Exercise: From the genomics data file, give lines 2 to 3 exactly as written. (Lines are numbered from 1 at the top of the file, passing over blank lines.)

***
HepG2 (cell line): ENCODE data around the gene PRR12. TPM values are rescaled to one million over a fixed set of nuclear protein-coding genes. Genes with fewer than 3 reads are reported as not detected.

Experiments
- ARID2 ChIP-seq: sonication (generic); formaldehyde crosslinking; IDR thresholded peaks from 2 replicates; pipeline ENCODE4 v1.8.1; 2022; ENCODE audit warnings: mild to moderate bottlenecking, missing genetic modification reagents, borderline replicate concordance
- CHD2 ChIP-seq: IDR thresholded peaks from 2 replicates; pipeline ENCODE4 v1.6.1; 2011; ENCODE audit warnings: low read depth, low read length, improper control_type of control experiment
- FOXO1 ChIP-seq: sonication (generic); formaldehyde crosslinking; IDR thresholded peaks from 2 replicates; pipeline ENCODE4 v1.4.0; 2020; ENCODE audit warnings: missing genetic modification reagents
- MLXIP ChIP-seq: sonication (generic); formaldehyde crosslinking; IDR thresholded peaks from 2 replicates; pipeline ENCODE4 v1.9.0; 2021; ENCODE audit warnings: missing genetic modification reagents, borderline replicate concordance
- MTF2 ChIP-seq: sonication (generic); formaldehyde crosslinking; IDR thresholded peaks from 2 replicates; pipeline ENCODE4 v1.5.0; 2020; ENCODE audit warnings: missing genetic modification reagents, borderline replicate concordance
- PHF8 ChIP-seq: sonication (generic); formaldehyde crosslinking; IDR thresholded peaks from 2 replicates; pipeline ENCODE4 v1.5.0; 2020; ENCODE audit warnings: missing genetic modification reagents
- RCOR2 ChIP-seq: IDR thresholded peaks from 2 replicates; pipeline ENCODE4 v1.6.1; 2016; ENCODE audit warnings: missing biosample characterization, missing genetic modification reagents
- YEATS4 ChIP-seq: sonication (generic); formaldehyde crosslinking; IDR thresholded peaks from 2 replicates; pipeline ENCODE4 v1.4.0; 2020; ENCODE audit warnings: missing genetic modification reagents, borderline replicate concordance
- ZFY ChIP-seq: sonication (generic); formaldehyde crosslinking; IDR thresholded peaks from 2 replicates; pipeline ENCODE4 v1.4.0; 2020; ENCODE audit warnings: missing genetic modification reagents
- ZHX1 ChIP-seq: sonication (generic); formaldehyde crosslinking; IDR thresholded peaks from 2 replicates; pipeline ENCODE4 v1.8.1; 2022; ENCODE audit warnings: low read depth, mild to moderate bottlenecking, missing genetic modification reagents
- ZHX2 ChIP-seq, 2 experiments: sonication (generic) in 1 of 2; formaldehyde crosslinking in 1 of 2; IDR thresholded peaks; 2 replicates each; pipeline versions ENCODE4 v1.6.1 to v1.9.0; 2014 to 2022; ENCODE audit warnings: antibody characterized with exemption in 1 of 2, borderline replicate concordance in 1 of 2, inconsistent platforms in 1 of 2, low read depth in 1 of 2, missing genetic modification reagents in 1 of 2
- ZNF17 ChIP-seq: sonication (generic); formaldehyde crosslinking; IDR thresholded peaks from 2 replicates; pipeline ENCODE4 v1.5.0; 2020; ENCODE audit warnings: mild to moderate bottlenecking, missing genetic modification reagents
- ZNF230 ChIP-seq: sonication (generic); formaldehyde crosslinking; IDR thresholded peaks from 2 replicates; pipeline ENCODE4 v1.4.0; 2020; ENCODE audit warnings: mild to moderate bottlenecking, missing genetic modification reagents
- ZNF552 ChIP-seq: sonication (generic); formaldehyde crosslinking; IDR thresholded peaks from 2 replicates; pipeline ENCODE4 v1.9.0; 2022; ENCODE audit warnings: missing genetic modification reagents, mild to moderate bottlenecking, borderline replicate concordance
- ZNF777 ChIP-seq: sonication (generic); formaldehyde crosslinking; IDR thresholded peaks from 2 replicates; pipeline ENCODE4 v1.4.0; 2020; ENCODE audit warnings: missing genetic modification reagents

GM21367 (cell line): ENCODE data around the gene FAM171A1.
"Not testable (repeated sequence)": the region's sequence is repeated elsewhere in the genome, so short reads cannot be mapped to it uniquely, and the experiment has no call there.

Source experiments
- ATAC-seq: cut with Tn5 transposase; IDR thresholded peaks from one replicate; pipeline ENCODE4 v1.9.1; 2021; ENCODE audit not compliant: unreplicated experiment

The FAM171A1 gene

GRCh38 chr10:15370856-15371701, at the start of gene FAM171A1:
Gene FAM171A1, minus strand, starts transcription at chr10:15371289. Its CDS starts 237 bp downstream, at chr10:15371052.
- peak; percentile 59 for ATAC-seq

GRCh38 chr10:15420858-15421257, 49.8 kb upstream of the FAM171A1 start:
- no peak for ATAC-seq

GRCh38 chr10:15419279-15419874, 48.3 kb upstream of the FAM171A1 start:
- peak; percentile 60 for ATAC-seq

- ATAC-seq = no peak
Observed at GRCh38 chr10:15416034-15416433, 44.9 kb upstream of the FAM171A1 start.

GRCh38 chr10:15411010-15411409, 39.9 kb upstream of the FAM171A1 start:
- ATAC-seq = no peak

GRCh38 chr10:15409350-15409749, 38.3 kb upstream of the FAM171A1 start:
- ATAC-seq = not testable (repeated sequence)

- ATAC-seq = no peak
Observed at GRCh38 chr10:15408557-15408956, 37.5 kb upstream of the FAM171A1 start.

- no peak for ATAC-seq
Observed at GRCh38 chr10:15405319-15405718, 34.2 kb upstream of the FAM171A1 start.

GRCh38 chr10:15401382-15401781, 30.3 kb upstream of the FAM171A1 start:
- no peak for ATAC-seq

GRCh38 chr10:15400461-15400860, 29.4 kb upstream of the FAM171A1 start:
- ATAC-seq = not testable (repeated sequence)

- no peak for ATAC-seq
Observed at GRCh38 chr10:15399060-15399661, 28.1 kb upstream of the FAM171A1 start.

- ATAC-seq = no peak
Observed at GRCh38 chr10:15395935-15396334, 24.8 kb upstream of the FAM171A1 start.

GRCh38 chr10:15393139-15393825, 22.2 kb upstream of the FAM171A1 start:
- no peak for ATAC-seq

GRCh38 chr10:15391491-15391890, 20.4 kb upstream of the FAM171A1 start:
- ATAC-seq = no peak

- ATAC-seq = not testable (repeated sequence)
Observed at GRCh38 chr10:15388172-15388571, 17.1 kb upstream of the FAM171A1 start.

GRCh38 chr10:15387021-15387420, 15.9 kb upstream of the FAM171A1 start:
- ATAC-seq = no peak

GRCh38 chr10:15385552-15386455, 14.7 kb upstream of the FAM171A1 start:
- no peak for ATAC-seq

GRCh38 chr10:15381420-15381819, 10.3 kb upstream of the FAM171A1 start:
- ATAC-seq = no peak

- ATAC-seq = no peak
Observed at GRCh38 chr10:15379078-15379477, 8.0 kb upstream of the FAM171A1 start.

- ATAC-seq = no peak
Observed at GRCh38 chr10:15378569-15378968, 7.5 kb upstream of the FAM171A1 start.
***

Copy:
Experiments
- ARID2 ChIP-seq: sonication (generic); formaldehyde crosslinking; IDR thresholded peaks from 2 replicates; pipeline ENCODE4 v1.8.1; 2022; ENCODE audit warnings: mild to moderate bottlenecking, missing genetic modification reagents, borderline replicate concordance